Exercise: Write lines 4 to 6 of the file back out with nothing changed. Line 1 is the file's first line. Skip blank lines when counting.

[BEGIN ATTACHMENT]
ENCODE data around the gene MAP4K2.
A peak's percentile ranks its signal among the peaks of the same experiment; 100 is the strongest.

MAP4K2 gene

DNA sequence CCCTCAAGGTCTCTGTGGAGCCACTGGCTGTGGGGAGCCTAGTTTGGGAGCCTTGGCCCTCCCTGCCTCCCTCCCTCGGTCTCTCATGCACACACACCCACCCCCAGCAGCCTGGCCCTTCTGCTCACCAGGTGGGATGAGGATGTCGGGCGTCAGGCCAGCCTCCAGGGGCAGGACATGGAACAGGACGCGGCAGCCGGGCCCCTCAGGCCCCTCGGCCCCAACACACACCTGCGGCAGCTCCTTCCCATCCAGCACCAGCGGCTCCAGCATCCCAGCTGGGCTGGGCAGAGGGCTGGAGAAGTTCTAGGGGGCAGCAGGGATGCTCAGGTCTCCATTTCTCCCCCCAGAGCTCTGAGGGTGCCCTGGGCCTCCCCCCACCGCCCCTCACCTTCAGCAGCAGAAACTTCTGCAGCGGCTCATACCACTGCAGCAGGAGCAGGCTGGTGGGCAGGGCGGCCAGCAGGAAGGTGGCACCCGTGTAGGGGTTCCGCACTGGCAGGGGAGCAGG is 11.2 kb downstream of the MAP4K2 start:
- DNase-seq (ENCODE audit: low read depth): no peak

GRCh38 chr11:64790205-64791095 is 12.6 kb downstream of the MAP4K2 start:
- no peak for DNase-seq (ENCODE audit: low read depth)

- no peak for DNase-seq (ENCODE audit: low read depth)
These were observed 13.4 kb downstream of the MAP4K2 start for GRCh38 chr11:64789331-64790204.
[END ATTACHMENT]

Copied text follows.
DNA sequence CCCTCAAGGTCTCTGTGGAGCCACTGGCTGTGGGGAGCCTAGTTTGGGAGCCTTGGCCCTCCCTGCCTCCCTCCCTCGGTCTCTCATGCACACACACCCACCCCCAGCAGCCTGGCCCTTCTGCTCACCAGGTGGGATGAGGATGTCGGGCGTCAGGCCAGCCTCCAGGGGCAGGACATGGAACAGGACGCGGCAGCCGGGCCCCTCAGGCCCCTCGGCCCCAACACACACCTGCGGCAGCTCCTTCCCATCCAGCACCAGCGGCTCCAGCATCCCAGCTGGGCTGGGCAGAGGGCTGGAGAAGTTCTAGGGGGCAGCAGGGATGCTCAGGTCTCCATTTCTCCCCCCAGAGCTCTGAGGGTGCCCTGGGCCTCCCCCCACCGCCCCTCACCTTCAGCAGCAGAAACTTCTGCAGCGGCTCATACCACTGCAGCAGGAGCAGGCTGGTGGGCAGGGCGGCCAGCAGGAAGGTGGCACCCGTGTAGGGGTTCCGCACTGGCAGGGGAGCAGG is 11.2 kb downstream of the MAP4K2 start:
- DNase-seq (ENCODE audit: low read depth): no peak

GRCh38 chr11:64790205-64791095 is 12.6 kb downstream of the MAP4K2 start: